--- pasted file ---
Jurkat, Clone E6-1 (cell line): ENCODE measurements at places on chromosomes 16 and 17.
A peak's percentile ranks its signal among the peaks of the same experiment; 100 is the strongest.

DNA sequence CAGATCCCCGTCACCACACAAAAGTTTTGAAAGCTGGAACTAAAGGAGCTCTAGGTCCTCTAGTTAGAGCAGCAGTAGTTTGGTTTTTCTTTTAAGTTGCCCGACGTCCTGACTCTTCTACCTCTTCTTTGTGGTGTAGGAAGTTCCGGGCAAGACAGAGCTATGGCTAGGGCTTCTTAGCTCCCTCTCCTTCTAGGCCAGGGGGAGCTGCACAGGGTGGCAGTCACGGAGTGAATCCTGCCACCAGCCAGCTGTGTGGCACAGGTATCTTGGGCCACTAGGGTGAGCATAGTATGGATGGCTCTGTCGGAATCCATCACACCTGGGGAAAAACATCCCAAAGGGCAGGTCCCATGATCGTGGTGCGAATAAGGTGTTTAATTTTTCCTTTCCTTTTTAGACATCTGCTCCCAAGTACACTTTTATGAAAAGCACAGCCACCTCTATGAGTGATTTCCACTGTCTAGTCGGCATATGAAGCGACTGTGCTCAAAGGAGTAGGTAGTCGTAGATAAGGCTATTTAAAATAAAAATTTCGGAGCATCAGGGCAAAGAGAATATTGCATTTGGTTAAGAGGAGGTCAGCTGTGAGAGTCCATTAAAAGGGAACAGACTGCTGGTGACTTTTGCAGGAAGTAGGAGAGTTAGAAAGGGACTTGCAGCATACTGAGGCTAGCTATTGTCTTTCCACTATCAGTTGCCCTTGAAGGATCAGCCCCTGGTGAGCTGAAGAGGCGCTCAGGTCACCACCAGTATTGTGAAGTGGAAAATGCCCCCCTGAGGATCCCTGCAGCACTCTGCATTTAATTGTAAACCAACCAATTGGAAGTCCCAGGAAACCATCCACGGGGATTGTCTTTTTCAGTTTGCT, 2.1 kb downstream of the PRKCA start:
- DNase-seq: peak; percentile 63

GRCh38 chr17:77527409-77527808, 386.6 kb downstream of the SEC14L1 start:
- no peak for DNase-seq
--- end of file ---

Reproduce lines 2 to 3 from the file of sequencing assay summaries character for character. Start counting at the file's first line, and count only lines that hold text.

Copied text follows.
A peak's percentile ranks its signal among the peaks of the same experiment; 100 is the strongest.

DNA sequence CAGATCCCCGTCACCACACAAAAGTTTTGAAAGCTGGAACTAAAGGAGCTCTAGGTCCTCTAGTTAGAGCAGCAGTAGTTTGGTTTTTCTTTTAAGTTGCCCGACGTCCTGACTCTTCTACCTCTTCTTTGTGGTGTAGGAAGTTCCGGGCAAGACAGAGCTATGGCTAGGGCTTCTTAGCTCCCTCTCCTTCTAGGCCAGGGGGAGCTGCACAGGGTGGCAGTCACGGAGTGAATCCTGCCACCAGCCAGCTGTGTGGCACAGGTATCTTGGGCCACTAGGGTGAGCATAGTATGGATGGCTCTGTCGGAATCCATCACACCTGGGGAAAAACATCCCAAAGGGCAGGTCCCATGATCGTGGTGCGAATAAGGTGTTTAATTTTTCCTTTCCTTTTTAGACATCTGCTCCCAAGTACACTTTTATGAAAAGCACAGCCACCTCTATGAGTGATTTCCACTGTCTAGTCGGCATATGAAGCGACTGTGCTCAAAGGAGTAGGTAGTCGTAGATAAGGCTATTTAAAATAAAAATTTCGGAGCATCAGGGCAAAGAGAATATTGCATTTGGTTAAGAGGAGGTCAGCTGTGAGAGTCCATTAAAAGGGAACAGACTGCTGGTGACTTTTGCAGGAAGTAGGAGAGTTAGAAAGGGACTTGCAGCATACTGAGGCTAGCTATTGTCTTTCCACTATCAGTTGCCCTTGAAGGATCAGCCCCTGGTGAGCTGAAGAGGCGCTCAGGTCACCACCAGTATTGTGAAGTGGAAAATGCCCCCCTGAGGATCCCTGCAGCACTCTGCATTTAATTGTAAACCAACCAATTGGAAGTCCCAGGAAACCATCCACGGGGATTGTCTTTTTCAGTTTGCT, 2.1 kb downstream of the PRKCA start: